Colin Meads using "magic water" for his cancer

December 18, 2016

Categories: Skepticism , Tags: Pseudoscience, MMS, Cancer

I was contacted by a journalist about a local cancer "cure", Te Kiri Gold, and sent a response (with a little help from ex-chair of the NZ Skeptics, Vicki Hyde):

Thanks for contacting the NZ Skeptics about the report on the local "magic water" cancer cure.

From what we can gather about Vernon Coxhead's "Te Kiri Gold" footrot remedy from the news, it's highly unlikely that it's an effective treatment for cancer. Coxhead's own description of how he invented the water makes it sound pretty implausible.

With all potentially emerging cancer cures, whether alternative or medical, it's very important to have clear, unambiguous data from well-designed clinical trials that have been peer-reviewed. That's the gold standard for any health claim. It is important that the data is collected before offering the treatment to people outside of trials, even if you're giving it away for free.

If you jump the gun and give people your product before you've proven it works, you're likely to raise false hopes or exploit the highly vulnerable, regardless of how much you believe in your product. It's all too common for claims to be made, often supported by a celebrity endorsement, without the backing of any evidence.

It would be great to have a simple, effective cure for a range of cancers, but all the research in the world has shown that it's not that easy. And, sadly, monitoring sites like (and and show us that a lot of unnecessary pain, misery and death can be caused by such claims.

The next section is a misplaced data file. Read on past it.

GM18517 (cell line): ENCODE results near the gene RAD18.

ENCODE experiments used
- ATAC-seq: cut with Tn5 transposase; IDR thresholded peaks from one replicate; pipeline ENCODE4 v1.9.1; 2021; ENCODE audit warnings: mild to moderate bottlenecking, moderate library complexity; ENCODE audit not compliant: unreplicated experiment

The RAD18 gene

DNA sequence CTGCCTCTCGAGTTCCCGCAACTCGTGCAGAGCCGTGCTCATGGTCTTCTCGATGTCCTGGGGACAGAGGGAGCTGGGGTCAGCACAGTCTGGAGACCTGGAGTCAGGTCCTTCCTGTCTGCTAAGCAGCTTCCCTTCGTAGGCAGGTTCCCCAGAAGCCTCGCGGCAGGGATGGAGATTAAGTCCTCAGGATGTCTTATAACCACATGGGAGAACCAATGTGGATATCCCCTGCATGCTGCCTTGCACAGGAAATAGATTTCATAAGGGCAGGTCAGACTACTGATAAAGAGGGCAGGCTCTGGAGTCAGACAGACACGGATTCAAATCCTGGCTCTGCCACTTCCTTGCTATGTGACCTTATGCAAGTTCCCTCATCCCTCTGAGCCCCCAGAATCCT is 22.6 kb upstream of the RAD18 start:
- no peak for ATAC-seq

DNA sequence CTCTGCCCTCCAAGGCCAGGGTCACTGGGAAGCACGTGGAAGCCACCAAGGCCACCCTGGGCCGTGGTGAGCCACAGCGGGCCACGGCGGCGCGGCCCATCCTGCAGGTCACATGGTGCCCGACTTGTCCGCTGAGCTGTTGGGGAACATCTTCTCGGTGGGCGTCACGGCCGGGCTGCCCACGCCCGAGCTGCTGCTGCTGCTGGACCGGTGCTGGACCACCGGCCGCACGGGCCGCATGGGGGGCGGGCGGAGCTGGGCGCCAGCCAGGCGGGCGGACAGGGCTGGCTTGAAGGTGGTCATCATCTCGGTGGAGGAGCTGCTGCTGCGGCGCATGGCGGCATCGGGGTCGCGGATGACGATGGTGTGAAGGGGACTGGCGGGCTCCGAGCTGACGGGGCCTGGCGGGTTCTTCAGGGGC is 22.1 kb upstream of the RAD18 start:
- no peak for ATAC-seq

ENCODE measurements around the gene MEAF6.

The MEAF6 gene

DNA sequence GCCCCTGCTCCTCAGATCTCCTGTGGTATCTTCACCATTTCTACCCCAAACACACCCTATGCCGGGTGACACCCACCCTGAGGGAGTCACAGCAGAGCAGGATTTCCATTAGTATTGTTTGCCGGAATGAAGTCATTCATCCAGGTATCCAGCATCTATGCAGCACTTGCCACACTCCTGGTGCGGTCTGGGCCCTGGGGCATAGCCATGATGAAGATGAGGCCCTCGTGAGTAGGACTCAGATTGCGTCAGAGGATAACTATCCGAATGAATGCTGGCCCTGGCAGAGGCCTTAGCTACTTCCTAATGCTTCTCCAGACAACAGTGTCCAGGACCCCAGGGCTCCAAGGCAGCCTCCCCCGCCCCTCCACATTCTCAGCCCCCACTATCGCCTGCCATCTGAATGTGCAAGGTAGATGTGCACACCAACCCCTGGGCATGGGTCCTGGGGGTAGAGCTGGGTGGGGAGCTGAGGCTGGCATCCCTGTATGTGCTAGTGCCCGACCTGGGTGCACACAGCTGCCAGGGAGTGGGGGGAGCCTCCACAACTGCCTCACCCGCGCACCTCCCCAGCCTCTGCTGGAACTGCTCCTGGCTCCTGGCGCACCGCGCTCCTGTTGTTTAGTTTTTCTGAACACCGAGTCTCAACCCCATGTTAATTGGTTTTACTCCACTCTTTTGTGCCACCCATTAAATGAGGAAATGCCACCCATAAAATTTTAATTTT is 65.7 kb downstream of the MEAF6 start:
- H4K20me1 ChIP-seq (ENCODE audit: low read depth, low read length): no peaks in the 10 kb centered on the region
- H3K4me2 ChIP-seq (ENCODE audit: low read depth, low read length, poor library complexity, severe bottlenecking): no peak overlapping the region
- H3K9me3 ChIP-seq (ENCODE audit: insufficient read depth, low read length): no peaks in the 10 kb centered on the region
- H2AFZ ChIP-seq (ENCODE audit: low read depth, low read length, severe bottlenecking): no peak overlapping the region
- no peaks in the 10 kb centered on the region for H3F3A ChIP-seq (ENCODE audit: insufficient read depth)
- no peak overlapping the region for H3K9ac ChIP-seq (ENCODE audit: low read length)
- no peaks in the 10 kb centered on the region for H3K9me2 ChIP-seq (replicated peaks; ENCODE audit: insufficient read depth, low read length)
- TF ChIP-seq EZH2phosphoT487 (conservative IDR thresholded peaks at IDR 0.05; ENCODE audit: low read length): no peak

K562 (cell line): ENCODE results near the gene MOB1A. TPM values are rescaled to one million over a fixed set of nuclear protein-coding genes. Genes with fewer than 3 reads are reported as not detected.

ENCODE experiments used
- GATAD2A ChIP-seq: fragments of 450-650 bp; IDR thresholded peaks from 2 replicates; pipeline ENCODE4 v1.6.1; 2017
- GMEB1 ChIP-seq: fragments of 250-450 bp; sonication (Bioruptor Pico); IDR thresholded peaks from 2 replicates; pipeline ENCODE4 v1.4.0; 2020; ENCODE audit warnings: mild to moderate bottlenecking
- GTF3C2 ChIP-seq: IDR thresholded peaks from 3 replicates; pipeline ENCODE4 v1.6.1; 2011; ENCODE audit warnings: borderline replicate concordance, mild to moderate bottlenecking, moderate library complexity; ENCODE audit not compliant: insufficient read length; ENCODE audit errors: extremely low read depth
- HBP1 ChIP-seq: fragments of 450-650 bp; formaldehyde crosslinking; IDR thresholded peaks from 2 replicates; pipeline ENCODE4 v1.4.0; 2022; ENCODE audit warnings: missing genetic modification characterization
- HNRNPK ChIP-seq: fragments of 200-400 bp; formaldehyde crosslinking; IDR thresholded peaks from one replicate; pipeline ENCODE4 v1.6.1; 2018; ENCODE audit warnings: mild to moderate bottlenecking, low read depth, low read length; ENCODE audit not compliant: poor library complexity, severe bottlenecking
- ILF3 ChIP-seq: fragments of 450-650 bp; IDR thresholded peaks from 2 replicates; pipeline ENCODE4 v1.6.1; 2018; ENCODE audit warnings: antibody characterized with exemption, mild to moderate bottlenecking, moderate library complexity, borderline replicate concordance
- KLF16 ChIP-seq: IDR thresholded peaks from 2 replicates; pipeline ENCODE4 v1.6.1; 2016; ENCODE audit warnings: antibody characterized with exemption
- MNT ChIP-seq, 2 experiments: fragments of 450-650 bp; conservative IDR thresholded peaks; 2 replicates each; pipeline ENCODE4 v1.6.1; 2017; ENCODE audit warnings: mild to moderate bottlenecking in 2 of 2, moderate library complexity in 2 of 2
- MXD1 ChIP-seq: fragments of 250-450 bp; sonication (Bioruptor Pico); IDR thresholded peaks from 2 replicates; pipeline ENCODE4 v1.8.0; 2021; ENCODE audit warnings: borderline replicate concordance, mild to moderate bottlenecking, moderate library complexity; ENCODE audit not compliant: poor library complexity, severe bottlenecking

If we're fussy enough to ask for proof that a rust bucket really is worth the price on the sticker, then we should be even more fussy about proof when it comes to health claims.

Vernon Coxhead says that he's conducting a clinical trial for his product. However, it's unlikely that he understands the importance of blinding, placebo control or proper data analysis. It would be great if the details of the current protocol were published publicly (at, so that we know whether the trial is well designed. Even better would be to see him working with one of New Zealand's universities or clinical research companies to test his product properly and independently. Once Mr Coxhead's product is approved by Medsafe as a treatment for cancer, as other cancer drugs have done, we will be happy that he has proven its worth.

Cancer, like a number of other conditions, is recognised to have spontaneous periods of remission, or survival rates beyond prediction; times when symptoms are relieved and so on. That makes it one of the most vulnerable to alternative claims as people desperately seek for things that might have caused it - it could be the chemo or the crystals, the radiation or the reiki. Or it might have happened on its own, and without proper testing there's no way of knowing which is the case. We can tell, from trials and patient data collection, that some of those things work, and some don't. But that doesn't necessarily stop people being exploited.

There are many questions that should be asked about this "magic water":

  • What type of clinical trials have been undertaken? What are the protocols? The sample size? The monitoring time?
  • Have the results been published in any recognised peer-reviewed journal? Or monitored/repeated by an independent team?
  • Is there a clear biologically supported mechanism for anti-cancer activity on the part of the product?
  • How effective/extensive is the patient screening? It's an odd fact but the alternative health industry is fairly notorious for curing people of cancer and other conditions who never had them in the first place!

If they really do have an effective cure, then the results should speak for themselves. But a celebrity endorsement does not have the weight of actual evidence, no matter how big the man.